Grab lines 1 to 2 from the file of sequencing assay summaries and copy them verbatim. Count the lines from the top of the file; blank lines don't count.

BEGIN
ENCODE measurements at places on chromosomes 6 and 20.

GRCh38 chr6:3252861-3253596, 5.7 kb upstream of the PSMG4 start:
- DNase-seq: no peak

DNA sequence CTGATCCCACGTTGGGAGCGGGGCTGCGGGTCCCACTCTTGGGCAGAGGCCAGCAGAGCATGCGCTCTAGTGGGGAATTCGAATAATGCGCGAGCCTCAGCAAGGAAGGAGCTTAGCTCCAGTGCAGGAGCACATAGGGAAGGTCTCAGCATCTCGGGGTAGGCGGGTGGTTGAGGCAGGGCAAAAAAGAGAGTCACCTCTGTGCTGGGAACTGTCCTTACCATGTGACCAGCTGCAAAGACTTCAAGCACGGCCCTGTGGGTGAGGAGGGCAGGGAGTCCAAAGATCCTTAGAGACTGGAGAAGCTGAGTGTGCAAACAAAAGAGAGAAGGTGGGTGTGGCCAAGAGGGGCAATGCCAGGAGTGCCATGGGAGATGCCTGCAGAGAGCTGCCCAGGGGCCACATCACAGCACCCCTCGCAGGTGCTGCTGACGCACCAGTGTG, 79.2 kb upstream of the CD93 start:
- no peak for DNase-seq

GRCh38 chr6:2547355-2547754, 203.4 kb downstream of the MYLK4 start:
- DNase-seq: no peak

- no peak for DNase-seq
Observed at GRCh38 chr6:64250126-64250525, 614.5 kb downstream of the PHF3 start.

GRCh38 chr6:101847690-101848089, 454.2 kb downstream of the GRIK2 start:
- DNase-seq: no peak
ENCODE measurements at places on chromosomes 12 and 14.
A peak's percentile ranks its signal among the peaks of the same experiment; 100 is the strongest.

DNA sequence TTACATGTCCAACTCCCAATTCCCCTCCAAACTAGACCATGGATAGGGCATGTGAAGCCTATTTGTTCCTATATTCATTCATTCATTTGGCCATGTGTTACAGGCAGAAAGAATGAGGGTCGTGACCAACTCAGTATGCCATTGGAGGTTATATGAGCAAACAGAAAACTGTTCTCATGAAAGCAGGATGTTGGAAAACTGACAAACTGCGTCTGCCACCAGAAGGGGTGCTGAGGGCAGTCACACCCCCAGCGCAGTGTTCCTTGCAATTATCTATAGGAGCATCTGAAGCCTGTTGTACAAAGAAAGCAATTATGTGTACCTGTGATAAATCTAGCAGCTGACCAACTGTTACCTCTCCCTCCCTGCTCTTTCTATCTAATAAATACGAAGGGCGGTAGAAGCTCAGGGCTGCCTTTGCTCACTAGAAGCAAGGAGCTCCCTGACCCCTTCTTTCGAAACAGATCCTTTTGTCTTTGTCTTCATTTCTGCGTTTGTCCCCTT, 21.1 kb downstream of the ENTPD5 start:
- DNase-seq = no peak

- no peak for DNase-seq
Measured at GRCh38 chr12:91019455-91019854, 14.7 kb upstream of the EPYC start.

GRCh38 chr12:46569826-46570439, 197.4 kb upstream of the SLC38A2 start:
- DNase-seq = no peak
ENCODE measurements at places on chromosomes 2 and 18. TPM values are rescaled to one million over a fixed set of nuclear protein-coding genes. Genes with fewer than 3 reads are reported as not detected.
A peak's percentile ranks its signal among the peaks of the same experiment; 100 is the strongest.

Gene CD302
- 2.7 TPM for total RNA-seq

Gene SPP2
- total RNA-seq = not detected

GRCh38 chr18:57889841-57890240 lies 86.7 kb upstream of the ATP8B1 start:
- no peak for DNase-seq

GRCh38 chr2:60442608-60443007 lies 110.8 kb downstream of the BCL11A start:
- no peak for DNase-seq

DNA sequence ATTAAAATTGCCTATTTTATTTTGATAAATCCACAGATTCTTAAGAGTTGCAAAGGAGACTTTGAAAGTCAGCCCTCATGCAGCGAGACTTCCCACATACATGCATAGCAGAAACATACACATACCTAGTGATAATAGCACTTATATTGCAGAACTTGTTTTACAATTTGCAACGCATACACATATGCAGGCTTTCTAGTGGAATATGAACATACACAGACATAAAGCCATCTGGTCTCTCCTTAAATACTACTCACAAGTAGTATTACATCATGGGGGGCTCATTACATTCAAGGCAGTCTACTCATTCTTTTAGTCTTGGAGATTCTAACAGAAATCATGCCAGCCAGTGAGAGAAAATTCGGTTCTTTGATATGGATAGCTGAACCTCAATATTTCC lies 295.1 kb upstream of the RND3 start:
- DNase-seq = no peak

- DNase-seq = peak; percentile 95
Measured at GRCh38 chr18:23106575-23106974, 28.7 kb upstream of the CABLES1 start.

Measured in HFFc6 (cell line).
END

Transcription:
ENCODE measurements at places on chromosomes 6 and 20.

GRCh38 chr6:3252861-3253596, 5.7 kb upstream of the PSMG4 start: